Photo by Suzanne Rivard-Day
 The medieval-styled Pigeonnier is the signature building at Quatre Vents. Tucked away at the back of the garden, it appears unexpectedly as if out of a dream. In front, there is a long rectangular pool with its still black water acting as a mirror. The reflection motif continues with mirrors placed at the end of an Italian-styled corridor lined with trees and flowers.

Gardens close to the family home are both practical and beautiful. Fragrant herbs are planted just steps from the kitchen and the baker has been given her own garden where the outdoor oven is flanked by cedars groomed into the shapes of loaves. Beside that garden is the quirky sitting room, one of the newest gardens created in the 1980s, where hedges and trees are sculpted into the shapes of couches, armchairs and lamps. 

Cabot believed humour and whimsy were important elements for gardeners. He placed his follies (unexpected elements in a garden) throughout the garden. His musical frogs are found behind the Pigeonnier at opposite ends of a corridor. When you approach them, they break into music. Look closely and you will find other follies in the most unlikely places. 

Photo: Suzanne Rivard-Say
A series of paths lead to the Woodland garden, where Cabot has planted seven species of meconopsis (Himalayan blue poppies) and over 100 species of primroses—one of his favourite flowers. The garden also includes one of the best collections of Canadian woodland perennials, reflecting Cabot’s ongoing work with the Garden Conservancy.

Cabot’s final masterpiece was transforming the entire ravine area into a Japanese garden. Created by the designer Hiroshi Sakaguchi, the area took seven years to complete. Traditional Japanese structures include a viewing pavilion that faces the mountains, a sheltered bench, middle gate and a traditional tearoom constructed directly on the water. A stone walkway leads through the garden to the gigantic ostrich ferns and the man made waterfall of great granite boulders.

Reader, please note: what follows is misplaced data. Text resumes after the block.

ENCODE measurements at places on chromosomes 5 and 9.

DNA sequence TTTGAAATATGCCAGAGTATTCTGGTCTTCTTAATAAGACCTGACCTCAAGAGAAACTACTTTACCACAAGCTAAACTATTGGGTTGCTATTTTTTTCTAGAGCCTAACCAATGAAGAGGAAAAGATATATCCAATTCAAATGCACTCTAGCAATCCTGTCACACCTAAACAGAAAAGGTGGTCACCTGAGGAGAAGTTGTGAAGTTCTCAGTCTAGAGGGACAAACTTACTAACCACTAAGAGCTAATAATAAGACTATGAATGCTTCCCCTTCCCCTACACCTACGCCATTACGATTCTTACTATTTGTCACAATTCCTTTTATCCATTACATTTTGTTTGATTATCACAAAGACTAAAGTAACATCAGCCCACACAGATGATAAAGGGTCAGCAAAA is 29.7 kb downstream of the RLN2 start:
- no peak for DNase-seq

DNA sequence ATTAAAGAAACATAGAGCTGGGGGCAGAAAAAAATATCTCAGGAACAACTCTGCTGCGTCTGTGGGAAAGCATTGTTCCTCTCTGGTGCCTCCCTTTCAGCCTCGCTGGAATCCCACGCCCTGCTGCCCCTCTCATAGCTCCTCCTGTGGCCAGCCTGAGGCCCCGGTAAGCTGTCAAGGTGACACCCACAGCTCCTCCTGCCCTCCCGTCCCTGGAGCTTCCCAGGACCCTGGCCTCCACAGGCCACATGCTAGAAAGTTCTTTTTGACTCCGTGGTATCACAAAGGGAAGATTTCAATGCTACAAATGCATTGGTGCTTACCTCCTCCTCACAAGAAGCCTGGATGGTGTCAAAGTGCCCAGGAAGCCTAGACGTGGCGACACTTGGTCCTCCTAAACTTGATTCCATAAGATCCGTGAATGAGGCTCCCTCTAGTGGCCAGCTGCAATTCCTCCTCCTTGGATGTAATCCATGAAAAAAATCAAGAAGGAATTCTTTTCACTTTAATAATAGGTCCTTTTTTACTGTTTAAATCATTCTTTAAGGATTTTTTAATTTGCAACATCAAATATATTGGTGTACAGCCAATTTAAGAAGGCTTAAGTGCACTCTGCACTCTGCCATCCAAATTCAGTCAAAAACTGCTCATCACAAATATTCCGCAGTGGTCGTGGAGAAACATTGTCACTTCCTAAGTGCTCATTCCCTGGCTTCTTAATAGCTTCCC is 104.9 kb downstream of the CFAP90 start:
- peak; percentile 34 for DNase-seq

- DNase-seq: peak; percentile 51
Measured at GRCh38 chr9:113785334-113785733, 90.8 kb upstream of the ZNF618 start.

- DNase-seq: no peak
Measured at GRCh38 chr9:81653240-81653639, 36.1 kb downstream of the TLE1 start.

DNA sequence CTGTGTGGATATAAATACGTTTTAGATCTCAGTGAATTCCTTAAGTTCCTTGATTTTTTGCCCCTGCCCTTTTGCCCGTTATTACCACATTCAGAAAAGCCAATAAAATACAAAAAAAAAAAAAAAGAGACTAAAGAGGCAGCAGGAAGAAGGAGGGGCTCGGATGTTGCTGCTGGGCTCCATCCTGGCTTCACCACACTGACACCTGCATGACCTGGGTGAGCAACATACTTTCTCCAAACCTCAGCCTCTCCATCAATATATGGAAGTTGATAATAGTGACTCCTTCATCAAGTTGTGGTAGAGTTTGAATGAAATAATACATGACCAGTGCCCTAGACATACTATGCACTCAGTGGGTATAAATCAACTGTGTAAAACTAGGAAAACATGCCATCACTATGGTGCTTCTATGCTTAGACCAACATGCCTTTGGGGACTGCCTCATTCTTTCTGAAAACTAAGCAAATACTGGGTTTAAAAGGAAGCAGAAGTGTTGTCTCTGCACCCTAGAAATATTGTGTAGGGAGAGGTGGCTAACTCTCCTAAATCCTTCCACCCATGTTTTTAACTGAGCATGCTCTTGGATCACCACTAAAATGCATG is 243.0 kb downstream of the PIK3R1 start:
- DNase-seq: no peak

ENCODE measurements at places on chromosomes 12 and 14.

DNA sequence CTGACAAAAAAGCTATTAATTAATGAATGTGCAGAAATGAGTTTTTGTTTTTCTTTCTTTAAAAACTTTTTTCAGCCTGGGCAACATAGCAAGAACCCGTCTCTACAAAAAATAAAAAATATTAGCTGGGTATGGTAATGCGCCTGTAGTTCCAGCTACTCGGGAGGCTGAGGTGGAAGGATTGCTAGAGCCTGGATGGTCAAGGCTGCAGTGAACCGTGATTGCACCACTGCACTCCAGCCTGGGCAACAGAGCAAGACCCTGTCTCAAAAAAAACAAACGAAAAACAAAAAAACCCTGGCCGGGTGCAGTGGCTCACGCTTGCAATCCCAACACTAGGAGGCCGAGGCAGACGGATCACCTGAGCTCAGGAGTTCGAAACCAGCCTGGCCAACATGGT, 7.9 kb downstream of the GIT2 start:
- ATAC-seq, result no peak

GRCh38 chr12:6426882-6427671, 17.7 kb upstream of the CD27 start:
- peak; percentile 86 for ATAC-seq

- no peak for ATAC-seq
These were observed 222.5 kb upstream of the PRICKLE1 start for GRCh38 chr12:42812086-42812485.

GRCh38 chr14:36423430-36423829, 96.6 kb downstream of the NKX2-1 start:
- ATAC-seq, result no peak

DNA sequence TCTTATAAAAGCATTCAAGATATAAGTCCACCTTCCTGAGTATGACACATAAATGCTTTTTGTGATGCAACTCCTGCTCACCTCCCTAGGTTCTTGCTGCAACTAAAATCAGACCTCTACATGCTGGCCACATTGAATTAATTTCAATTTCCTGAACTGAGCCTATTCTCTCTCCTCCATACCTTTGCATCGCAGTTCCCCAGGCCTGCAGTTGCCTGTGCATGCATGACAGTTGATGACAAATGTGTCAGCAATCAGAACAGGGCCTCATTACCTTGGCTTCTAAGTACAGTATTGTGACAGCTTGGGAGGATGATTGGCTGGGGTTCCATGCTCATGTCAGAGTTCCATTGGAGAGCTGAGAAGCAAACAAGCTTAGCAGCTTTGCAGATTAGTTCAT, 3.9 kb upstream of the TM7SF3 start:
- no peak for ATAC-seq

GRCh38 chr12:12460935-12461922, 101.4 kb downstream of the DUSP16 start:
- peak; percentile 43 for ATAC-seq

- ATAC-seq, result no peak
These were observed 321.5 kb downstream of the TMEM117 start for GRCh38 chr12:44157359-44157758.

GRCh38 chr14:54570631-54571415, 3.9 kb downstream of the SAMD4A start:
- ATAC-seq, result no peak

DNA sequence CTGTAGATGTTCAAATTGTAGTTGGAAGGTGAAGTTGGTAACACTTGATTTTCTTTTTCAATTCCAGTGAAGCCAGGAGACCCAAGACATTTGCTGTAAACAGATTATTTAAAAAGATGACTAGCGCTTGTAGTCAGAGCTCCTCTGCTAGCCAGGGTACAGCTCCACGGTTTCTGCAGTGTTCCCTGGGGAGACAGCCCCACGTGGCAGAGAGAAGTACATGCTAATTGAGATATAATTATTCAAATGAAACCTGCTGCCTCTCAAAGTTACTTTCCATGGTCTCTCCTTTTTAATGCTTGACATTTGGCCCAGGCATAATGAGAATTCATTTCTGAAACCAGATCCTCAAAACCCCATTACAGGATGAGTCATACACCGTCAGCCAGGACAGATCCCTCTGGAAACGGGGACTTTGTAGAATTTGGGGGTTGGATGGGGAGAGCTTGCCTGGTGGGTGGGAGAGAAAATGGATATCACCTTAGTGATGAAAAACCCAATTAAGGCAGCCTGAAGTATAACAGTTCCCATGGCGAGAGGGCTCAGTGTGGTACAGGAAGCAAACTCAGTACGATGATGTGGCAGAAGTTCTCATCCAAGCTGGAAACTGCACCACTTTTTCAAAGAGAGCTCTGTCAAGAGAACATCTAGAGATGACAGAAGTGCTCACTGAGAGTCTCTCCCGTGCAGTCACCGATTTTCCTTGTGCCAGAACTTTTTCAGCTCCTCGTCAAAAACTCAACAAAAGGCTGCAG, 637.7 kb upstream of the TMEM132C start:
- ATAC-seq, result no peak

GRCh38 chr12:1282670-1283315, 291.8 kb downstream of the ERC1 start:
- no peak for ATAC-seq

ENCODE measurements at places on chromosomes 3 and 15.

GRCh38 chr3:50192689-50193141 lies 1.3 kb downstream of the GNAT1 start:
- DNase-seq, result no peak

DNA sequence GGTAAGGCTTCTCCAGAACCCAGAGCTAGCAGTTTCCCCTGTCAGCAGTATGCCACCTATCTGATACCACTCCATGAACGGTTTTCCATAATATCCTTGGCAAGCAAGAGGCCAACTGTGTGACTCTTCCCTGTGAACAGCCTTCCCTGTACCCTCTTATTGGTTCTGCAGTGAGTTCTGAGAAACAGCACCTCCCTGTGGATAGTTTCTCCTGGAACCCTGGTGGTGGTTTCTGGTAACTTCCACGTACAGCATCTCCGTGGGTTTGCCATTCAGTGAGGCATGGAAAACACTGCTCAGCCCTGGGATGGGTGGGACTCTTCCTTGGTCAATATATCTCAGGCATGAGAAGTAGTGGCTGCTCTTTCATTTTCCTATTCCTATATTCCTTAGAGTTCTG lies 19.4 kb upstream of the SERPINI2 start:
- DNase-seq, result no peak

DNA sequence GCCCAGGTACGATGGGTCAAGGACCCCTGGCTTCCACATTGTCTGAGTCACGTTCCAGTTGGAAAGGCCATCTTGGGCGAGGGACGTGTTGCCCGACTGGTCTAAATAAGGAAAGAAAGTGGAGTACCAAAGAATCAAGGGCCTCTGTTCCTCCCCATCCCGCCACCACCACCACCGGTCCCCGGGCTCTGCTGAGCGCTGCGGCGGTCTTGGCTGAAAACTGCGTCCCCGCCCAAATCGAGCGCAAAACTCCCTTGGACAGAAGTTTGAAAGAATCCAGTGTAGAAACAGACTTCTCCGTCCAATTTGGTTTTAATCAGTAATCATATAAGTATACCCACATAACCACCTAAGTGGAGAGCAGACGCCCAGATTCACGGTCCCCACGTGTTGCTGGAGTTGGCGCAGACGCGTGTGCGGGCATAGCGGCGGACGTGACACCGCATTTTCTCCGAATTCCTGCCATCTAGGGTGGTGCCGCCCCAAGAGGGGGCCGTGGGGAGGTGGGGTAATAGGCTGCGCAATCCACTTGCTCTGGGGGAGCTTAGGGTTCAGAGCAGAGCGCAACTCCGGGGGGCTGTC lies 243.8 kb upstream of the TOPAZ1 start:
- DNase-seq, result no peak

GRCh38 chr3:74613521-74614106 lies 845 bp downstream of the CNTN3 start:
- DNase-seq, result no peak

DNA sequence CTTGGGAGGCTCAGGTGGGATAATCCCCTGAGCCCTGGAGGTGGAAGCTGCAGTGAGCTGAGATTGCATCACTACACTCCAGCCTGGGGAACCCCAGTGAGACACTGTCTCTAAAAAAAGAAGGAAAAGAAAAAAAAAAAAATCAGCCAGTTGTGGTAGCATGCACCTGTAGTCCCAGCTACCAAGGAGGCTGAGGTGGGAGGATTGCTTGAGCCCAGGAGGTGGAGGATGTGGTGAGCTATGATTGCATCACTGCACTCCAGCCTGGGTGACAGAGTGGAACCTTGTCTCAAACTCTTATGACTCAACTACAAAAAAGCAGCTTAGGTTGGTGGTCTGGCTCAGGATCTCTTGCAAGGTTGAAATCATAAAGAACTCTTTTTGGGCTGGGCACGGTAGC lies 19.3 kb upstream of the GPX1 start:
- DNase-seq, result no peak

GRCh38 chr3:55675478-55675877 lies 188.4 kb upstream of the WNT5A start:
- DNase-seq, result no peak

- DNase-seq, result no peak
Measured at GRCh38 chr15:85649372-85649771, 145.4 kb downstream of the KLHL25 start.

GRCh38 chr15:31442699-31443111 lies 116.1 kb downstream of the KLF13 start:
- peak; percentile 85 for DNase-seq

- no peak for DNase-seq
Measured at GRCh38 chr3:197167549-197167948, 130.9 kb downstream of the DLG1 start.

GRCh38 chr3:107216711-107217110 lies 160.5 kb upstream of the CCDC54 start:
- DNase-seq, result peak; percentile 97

Emotions and sensuality are what a garden is all about. We should be transported from our regular preoccupations. With an open heart and soul we can be receptive to the images, scents, sounds, spaces, and views that surround us, as well as to the touch of the wind and the rain, to the peace everlasting of the “genius of the place.”
Francis Cabot, A Greater Perfection

Quatre Vent is only open to the public four days a year during the summer. Put it on your bucket list.


Friday, April 18, 2014

Pyjamas in Public

A to Z challenge 

Day 16: P is for Pyjamas in Public. Busted!

Pyjamas are comfortable clothing. I have trouble taking mine off even when going out in public. Every time I get caught, I promise to stop wearing jammies in public. I keep breaking that promise.

I first got caught in my pyjamas on the 401 just outside of Toronto. We were on our way to Ottawa. I had not gotten all the Vaseline out of my hair, rubbed into my scalp by my toddler daughter while I lay snoring on the couch. We were late to hit the road. My crappy apartment-sized dryer had not done its job and my clothes were still wet. I threw them into a garbage bag and then into the trunk alongside my daughter’s small suitcase. We were going to drive straight through where a dryer and home cooked meal waited for us. The tow truck driver was very kind not to say anything about my fleecy knee sticking out from my coat while I borrowed his care to call the auto club and renew my membership. He was very kind about the vaseline I left on the headset.

The next time I got caught in my jammies I was out grocery shopping. I was working at home on a deadline project and had been up all night while my daughter had her first sleepover. There was absolutely nothing to eat in the house. Not even a can of beans in the cupboard or some questionable yogurt at the back of the fridge. I was heading right back to the computer so what was the point of changing? I zipped out to the local grocery store without my keys. The landlord was an hour away. I lived close enough to the out patient clinic that the coffee shop staff assumed I was one of the psych patients with a day pass. They even put my melting ice cream in their fridge.